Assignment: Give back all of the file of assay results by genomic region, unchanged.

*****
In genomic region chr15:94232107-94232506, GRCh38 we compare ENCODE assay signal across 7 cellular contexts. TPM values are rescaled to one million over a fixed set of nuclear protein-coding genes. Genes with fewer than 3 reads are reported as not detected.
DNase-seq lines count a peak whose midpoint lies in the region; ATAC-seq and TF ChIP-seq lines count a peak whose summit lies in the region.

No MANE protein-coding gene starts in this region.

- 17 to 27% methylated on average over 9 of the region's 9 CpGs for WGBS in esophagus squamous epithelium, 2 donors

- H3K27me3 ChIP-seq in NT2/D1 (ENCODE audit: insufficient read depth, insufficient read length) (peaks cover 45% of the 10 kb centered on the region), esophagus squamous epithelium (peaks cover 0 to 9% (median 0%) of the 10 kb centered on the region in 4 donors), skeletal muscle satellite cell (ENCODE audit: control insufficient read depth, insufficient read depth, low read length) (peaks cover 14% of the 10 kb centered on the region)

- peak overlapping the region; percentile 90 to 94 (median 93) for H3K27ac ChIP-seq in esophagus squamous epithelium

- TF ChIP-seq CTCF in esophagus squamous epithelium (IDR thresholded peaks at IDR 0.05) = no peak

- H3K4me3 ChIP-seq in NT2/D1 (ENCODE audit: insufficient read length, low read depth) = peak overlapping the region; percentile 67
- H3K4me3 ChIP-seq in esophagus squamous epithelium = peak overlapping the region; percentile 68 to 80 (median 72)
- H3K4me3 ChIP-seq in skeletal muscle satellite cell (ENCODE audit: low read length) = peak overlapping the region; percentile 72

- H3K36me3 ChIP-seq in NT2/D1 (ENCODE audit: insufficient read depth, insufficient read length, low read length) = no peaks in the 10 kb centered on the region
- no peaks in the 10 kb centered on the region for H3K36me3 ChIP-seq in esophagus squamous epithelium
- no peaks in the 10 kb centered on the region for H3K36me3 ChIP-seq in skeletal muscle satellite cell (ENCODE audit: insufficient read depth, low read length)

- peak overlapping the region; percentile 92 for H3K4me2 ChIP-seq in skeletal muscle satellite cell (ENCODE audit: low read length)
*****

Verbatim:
In genomic region chr15:94232107-94232506, GRCh38 we compare ENCODE assay signal across 7 cellular contexts. TPM values are rescaled to one million over a fixed set of nuclear protein-coding genes. Genes with fewer than 3 reads are reported as not detected.
DNase-seq lines count a peak whose midpoint lies in the region; ATAC-seq and TF ChIP-seq lines count a peak whose summit lies in the region.

No MANE protein-coding gene starts in this region.

- 17 to 27% methylated on average over 9 of the region's 9 CpGs for WGBS in esophagus squamous epithelium, 2 donors

- H3K27me3 ChIP-seq in NT2/D1 (ENCODE audit: insufficient read depth, insufficient read length) (peaks cover 45% of the 10 kb centered on the region), esophagus squamous epithelium (peaks cover 0 to 9% (median 0%) of the 10 kb centered on the region in 4 donors), skeletal muscle satellite cell (ENCODE audit: control insufficient read depth, insufficient read depth, low read length) (peaks cover 14% of the 10 kb centered on the region)

- peak overlapping the region; percentile 90 to 94 (median 93) for H3K27ac ChIP-seq in esophagus squamous epithelium

- TF ChIP-seq CTCF in esophagus squamous epithelium (IDR thresholded peaks at IDR 0.05) = no peak

- H3K4me3 ChIP-seq in NT2/D1 (ENCODE audit: insufficient read length, low read depth) = peak overlapping the region; percentile 67
- H3K4me3 ChIP-seq in esophagus squamous epithelium = peak overlapping the region; percentile 68 to 80 (median 72)
- H3K4me3 ChIP-seq in skeletal muscle satellite cell (ENCODE audit: low read length) = peak overlapping the region; percentile 72

- H3K36me3 ChIP-seq in NT2/D1 (ENCODE audit: insufficient read depth, insufficient read length, low read length) = no peaks in the 10 kb centered on the region
- no peaks in the 10 kb centered on the region for H3K36me3 ChIP-seq in esophagus squamous epithelium
- no peaks in the 10 kb centered on the region for H3K36me3 ChIP-seq in skeletal muscle satellite cell (ENCODE audit: insufficient read depth, low read length)

- peak overlapping the region; percentile 92 for H3K4me2 ChIP-seq in skeletal muscle satellite cell (ENCODE audit: low read length)